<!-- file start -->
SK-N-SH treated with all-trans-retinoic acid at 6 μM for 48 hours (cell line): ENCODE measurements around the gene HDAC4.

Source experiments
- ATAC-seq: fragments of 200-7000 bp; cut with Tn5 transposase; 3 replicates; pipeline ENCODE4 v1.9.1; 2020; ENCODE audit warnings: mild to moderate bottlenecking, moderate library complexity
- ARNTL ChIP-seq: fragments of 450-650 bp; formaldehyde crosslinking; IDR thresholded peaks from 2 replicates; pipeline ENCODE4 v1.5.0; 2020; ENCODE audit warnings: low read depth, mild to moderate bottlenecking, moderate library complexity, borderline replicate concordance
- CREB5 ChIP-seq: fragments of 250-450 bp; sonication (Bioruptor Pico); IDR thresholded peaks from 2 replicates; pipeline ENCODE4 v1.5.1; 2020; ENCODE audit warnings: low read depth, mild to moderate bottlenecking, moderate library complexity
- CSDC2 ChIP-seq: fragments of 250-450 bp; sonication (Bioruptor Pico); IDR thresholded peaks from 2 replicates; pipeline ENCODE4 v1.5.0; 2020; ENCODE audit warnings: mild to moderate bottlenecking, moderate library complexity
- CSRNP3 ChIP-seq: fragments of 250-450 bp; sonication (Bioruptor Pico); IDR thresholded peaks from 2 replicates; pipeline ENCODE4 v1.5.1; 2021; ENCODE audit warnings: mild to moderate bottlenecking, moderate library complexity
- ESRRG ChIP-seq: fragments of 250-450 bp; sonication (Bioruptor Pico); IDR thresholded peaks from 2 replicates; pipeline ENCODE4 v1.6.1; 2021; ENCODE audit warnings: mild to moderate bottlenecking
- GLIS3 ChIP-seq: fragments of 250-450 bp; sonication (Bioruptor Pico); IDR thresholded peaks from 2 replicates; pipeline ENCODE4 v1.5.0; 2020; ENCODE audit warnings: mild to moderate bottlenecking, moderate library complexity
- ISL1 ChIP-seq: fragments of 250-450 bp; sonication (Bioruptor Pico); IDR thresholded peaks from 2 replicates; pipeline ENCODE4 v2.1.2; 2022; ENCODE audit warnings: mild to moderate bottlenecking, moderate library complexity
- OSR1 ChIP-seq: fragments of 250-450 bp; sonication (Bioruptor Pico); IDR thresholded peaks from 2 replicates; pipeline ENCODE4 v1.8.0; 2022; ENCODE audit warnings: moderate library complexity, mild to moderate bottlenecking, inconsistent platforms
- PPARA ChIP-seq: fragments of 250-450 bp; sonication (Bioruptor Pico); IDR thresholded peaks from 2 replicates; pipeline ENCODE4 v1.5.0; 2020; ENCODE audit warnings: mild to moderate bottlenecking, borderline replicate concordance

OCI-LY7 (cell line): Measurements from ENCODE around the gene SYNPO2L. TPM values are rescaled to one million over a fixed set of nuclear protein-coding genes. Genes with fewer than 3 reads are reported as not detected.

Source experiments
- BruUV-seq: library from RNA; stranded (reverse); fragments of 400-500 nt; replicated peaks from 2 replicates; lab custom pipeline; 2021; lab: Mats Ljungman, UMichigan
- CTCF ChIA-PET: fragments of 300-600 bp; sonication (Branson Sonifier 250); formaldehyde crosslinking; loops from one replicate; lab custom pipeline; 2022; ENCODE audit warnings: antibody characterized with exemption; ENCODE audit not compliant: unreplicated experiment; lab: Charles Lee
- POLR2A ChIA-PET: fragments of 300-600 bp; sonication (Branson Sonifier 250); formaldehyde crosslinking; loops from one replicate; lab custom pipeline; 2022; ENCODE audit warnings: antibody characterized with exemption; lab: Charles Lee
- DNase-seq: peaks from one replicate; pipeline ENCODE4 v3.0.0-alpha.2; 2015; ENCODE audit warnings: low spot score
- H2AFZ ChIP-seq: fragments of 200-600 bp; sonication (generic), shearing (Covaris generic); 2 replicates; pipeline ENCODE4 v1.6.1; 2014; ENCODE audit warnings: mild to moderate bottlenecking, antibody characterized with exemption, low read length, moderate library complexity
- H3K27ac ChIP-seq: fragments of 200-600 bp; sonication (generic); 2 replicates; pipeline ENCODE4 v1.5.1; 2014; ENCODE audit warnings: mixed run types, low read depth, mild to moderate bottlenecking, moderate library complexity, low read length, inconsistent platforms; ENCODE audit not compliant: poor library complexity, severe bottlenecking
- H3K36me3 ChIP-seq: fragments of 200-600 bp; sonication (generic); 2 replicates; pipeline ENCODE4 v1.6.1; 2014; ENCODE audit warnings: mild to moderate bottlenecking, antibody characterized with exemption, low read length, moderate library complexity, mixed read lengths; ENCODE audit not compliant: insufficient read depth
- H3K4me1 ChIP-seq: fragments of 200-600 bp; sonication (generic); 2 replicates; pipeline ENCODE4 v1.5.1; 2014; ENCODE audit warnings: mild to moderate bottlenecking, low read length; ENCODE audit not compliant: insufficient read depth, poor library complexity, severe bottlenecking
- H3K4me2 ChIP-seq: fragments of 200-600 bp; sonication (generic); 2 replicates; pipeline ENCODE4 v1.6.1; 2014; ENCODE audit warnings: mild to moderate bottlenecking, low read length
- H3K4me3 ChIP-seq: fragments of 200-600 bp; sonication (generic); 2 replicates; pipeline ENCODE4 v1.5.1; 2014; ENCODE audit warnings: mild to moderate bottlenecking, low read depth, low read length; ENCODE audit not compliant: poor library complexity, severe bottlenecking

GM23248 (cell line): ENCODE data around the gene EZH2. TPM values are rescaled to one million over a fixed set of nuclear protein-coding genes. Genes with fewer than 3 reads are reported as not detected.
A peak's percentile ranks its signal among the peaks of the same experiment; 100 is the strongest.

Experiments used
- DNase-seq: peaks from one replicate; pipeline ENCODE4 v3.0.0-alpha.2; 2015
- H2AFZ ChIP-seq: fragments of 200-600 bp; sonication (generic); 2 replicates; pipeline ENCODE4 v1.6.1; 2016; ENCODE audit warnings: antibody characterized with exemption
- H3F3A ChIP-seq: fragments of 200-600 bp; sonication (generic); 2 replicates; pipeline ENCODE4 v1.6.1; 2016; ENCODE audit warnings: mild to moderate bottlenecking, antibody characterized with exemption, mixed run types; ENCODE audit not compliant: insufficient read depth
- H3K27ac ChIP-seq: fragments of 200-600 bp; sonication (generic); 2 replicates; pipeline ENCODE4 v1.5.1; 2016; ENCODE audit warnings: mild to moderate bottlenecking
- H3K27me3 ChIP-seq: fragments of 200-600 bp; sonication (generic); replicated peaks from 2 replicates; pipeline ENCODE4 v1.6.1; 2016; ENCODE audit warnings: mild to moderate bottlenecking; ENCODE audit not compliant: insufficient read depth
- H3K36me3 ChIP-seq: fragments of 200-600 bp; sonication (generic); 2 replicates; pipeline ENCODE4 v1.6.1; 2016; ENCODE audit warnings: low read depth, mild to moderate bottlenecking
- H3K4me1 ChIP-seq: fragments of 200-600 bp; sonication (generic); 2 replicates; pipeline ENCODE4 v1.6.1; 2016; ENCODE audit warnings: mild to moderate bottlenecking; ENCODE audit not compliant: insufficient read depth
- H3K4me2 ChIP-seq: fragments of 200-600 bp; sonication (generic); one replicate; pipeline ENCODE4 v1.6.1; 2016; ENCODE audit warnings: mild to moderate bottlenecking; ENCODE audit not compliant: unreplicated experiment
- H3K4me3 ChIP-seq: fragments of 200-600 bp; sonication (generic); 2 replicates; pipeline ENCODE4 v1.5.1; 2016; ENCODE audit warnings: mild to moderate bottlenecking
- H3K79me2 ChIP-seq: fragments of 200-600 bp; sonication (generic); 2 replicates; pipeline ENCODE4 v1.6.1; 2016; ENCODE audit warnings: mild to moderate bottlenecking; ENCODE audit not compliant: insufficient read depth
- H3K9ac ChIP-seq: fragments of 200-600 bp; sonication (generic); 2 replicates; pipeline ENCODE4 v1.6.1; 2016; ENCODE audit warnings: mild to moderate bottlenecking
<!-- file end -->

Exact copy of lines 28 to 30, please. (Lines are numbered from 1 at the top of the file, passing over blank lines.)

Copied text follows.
- DNase-seq: peaks from one replicate; pipeline ENCODE4 v3.0.0-alpha.2; 2015
- H2AFZ ChIP-seq: fragments of 200-600 bp; sonication (generic); 2 replicates; pipeline ENCODE4 v1.6.1; 2016; ENCODE audit warnings: antibody characterized with exemption
- H3F3A ChIP-seq: fragments of 200-600 bp; sonication (generic); 2 replicates; pipeline ENCODE4 v1.6.1; 2016; ENCODE audit warnings: mild to moderate bottlenecking, antibody characterized with exemption, mixed run types; ENCODE audit not compliant: insufficient read depth